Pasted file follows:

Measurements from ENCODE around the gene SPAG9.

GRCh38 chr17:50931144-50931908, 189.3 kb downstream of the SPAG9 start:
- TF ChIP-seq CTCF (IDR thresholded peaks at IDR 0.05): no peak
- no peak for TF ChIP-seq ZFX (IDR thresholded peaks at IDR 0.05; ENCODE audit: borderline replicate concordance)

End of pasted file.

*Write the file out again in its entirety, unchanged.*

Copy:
Measurements from ENCODE around the gene SPAG9.

GRCh38 chr17:50931144-50931908, 189.3 kb downstream of the SPAG9 start:
- TF ChIP-seq CTCF (IDR thresholded peaks at IDR 0.05): no peak
- no peak for TF ChIP-seq ZFX (IDR thresholded peaks at IDR 0.05; ENCODE audit: borderline replicate concordance)